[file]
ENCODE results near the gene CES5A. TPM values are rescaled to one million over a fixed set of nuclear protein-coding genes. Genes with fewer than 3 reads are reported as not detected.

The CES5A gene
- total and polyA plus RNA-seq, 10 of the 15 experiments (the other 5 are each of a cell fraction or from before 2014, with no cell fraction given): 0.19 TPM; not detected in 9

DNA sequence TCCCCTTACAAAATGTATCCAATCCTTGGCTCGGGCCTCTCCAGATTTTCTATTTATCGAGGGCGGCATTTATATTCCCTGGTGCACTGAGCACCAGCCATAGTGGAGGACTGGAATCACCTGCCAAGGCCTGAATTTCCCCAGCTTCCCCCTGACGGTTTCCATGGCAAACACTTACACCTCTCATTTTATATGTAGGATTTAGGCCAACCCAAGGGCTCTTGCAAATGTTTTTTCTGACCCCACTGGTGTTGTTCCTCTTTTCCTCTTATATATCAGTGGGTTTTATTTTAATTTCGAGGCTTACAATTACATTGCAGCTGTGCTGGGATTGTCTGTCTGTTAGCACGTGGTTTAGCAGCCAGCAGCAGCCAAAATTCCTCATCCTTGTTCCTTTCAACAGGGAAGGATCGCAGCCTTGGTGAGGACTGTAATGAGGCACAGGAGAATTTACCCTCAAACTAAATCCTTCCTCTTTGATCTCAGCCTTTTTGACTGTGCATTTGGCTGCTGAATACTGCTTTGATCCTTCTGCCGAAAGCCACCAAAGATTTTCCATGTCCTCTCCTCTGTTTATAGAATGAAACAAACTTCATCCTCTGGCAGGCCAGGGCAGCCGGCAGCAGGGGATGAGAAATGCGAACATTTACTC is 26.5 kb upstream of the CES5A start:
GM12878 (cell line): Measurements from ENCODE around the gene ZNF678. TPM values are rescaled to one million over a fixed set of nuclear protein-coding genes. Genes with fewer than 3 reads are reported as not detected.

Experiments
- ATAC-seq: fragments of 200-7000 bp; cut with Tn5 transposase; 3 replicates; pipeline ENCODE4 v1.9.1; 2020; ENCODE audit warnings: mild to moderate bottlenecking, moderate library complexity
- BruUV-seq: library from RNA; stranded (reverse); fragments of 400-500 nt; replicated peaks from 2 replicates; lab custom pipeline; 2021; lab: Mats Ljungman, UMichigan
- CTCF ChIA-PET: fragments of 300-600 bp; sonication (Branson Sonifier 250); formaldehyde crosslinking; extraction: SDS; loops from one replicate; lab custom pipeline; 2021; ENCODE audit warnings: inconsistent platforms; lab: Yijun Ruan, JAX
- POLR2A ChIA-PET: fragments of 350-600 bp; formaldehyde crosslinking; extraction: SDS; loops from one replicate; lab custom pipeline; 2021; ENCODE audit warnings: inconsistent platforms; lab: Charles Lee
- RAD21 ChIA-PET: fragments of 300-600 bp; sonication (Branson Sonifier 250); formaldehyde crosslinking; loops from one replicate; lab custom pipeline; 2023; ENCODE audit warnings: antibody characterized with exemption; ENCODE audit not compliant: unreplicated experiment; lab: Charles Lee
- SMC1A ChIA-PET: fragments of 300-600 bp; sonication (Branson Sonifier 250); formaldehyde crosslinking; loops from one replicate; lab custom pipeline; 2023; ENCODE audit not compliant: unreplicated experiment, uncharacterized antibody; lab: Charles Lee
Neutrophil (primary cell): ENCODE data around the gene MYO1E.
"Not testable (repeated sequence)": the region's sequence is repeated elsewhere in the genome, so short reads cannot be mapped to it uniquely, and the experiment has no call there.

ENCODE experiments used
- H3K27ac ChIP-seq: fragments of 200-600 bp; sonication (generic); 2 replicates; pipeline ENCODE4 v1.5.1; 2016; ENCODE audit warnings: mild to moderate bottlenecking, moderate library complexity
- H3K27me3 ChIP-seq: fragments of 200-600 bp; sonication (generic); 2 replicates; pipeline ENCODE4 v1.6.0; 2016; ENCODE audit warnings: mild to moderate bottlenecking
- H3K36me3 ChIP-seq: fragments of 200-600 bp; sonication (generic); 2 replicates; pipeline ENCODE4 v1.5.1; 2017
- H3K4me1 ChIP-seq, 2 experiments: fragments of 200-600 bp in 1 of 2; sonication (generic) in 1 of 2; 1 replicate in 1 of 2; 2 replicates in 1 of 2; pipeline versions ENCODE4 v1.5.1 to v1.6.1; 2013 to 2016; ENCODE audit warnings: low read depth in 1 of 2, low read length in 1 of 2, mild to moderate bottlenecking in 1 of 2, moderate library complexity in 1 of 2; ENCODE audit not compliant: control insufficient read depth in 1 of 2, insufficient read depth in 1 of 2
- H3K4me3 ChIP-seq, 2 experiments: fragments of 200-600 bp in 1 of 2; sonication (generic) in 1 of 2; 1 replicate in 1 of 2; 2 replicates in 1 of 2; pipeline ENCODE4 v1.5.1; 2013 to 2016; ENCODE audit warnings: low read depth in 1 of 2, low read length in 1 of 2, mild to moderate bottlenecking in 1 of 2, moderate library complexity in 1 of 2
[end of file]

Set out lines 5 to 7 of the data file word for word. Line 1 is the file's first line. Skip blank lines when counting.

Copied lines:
GM12878 (cell line): Measurements from ENCODE around the gene ZNF678. TPM values are rescaled to one million over a fixed set of nuclear protein-coding genes. Genes with fewer than 3 reads are reported as not detected.

Experiments
- ATAC-seq: fragments of 200-7000 bp; cut with Tn5 transposase; 3 replicates; pipeline ENCODE4 v1.9.1; 2020; ENCODE audit warnings: mild to moderate bottlenecking, moderate library complexity